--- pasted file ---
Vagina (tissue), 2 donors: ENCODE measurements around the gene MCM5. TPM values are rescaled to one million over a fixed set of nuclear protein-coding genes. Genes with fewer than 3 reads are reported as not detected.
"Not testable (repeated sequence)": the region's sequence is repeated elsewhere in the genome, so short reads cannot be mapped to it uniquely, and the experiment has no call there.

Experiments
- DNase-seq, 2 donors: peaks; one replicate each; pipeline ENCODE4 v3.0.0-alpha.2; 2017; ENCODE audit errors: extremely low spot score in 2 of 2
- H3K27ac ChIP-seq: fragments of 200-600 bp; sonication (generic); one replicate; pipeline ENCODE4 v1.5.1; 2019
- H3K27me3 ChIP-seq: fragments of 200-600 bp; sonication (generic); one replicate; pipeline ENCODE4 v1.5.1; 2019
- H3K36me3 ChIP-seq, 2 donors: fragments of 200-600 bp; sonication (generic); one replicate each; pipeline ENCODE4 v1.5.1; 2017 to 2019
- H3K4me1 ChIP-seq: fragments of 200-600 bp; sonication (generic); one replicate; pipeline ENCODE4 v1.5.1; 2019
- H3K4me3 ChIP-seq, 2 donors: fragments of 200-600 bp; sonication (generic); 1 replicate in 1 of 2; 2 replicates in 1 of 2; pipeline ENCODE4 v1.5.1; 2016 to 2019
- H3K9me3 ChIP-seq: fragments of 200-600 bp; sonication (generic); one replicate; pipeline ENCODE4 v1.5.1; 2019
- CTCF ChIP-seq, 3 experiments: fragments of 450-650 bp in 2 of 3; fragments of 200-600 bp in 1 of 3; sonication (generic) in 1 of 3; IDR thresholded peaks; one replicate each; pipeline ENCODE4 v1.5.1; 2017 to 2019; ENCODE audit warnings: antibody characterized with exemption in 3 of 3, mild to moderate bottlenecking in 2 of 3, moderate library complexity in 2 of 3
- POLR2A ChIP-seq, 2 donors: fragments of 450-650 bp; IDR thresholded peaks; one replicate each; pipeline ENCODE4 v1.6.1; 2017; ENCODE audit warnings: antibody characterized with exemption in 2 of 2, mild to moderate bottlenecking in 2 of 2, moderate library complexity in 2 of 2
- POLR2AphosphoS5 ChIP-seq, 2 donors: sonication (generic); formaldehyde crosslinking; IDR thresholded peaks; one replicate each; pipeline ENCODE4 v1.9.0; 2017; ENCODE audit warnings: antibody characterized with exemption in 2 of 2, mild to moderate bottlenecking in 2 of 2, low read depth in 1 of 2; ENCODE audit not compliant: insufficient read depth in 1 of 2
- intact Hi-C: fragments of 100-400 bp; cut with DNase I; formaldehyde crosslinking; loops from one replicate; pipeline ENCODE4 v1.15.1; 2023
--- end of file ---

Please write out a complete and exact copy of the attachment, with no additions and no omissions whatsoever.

Vagina (tissue), 2 donors: ENCODE measurements around the gene MCM5. TPM values are rescaled to one million over a fixed set of nuclear protein-coding genes. Genes with fewer than 3 reads are reported as not detected.
"Not testable (repeated sequence)": the region's sequence is repeated elsewhere in the genome, so short reads cannot be mapped to it uniquely, and the experiment has no call there.

Experiments
- DNase-seq, 2 donors: peaks; one replicate each; pipeline ENCODE4 v3.0.0-alpha.2; 2017; ENCODE audit errors: extremely low spot score in 2 of 2
- H3K27ac ChIP-seq: fragments of 200-600 bp; sonication (generic); one replicate; pipeline ENCODE4 v1.5.1; 2019
- H3K27me3 ChIP-seq: fragments of 200-600 bp; sonication (generic); one replicate; pipeline ENCODE4 v1.5.1; 2019
- H3K36me3 ChIP-seq, 2 donors: fragments of 200-600 bp; sonication (generic); one replicate each; pipeline ENCODE4 v1.5.1; 2017 to 2019
- H3K4me1 ChIP-seq: fragments of 200-600 bp; sonication (generic); one replicate; pipeline ENCODE4 v1.5.1; 2019
- H3K4me3 ChIP-seq, 2 donors: fragments of 200-600 bp; sonication (generic); 1 replicate in 1 of 2; 2 replicates in 1 of 2; pipeline ENCODE4 v1.5.1; 2016 to 2019
- H3K9me3 ChIP-seq: fragments of 200-600 bp; sonication (generic); one replicate; pipeline ENCODE4 v1.5.1; 2019
- CTCF ChIP-seq, 3 experiments: fragments of 450-650 bp in 2 of 3; fragments of 200-600 bp in 1 of 3; sonication (generic) in 1 of 3; IDR thresholded peaks; one replicate each; pipeline ENCODE4 v1.5.1; 2017 to 2019; ENCODE audit warnings: antibody characterized with exemption in 3 of 3, mild to moderate bottlenecking in 2 of 3, moderate library complexity in 2 of 3
- POLR2A ChIP-seq, 2 donors: fragments of 450-650 bp; IDR thresholded peaks; one replicate each; pipeline ENCODE4 v1.6.1; 2017; ENCODE audit warnings: antibody characterized with exemption in 2 of 2, mild to moderate bottlenecking in 2 of 2, moderate library complexity in 2 of 2
- POLR2AphosphoS5 ChIP-seq, 2 donors: sonication (generic); formaldehyde crosslinking; IDR thresholded peaks; one replicate each; pipeline ENCODE4 v1.9.0; 2017; ENCODE audit warnings: antibody characterized with exemption in 2 of 2, mild to moderate bottlenecking in 2 of 2, low read depth in 1 of 2; ENCODE audit not compliant: insufficient read depth in 1 of 2
- intact Hi-C: fragments of 100-400 bp; cut with DNase I; formaldehyde crosslinking; loops from one replicate; pipeline ENCODE4 v1.15.1; 2023